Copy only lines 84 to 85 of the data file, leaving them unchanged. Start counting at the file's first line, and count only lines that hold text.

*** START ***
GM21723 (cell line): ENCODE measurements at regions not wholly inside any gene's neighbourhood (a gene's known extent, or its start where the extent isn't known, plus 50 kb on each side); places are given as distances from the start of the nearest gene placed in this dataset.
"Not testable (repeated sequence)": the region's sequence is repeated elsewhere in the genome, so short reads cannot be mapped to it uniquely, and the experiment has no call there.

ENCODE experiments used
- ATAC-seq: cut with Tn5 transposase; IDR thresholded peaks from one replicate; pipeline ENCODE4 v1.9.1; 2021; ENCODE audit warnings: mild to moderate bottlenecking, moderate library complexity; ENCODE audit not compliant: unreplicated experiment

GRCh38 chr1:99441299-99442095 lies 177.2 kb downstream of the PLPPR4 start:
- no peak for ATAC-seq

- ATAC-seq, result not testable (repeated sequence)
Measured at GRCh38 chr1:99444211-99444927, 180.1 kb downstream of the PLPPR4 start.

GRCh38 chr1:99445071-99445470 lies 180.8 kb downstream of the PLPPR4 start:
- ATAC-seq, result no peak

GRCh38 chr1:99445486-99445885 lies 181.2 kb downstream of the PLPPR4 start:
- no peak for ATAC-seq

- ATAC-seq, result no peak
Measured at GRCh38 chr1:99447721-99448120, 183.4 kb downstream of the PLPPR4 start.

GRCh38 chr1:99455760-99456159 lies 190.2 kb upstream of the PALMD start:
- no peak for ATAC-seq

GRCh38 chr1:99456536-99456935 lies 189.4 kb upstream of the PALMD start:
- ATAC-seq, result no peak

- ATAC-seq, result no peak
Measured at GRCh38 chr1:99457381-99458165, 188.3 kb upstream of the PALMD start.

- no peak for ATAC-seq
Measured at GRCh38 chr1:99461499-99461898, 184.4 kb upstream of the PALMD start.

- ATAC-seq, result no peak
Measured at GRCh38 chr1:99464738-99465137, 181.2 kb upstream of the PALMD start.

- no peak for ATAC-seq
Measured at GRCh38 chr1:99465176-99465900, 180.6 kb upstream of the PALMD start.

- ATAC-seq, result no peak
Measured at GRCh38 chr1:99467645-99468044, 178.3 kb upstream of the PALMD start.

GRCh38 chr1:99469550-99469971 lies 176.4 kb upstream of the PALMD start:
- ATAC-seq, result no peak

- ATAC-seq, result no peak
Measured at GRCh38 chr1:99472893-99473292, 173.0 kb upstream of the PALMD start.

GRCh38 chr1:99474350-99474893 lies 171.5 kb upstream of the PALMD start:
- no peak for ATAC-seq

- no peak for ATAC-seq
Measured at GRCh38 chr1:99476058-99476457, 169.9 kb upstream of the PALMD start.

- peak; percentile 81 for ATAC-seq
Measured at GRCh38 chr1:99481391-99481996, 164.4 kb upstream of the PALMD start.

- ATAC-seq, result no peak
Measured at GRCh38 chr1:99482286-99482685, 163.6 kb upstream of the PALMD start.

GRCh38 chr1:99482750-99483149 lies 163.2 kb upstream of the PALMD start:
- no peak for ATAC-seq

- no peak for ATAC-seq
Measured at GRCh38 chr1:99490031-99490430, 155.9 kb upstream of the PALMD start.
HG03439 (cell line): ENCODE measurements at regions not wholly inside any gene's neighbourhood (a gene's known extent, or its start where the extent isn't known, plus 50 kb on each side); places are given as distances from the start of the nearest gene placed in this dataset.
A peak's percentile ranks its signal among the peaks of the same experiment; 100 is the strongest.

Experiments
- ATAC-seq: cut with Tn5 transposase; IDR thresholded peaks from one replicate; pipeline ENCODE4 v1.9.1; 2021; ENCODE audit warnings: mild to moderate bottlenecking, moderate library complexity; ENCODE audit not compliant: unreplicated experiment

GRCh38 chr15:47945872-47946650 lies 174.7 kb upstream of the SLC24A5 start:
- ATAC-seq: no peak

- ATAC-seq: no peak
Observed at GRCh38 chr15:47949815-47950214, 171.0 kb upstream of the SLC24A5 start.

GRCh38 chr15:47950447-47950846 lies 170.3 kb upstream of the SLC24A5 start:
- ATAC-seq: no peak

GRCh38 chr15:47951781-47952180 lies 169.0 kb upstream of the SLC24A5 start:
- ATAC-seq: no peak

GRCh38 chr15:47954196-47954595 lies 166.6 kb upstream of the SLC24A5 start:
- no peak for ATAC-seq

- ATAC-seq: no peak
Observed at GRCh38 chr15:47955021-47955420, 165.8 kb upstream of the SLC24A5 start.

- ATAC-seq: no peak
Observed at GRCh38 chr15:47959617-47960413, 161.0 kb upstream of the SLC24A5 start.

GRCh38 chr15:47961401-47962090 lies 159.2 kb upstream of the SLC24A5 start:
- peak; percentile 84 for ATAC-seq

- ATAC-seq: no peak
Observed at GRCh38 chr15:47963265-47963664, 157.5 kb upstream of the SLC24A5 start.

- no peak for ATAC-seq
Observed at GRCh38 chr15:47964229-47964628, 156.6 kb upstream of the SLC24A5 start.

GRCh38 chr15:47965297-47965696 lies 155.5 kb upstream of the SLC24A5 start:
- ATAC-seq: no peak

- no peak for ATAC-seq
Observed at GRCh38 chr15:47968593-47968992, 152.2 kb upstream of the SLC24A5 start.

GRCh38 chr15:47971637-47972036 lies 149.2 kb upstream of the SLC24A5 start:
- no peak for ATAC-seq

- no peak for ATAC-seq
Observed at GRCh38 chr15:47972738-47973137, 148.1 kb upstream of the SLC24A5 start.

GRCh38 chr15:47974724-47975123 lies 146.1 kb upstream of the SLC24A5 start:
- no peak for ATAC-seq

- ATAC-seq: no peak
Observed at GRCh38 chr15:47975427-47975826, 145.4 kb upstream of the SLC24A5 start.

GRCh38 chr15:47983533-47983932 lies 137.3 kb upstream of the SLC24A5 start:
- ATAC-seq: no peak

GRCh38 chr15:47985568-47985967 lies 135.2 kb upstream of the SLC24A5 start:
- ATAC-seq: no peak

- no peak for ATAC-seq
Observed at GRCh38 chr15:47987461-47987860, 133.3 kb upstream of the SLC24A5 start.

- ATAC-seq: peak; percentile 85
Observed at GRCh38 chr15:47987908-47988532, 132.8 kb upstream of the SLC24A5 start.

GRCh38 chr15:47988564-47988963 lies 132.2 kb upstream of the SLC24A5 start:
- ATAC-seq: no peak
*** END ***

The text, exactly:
- ATAC-seq: no peak

- no peak for ATAC-seq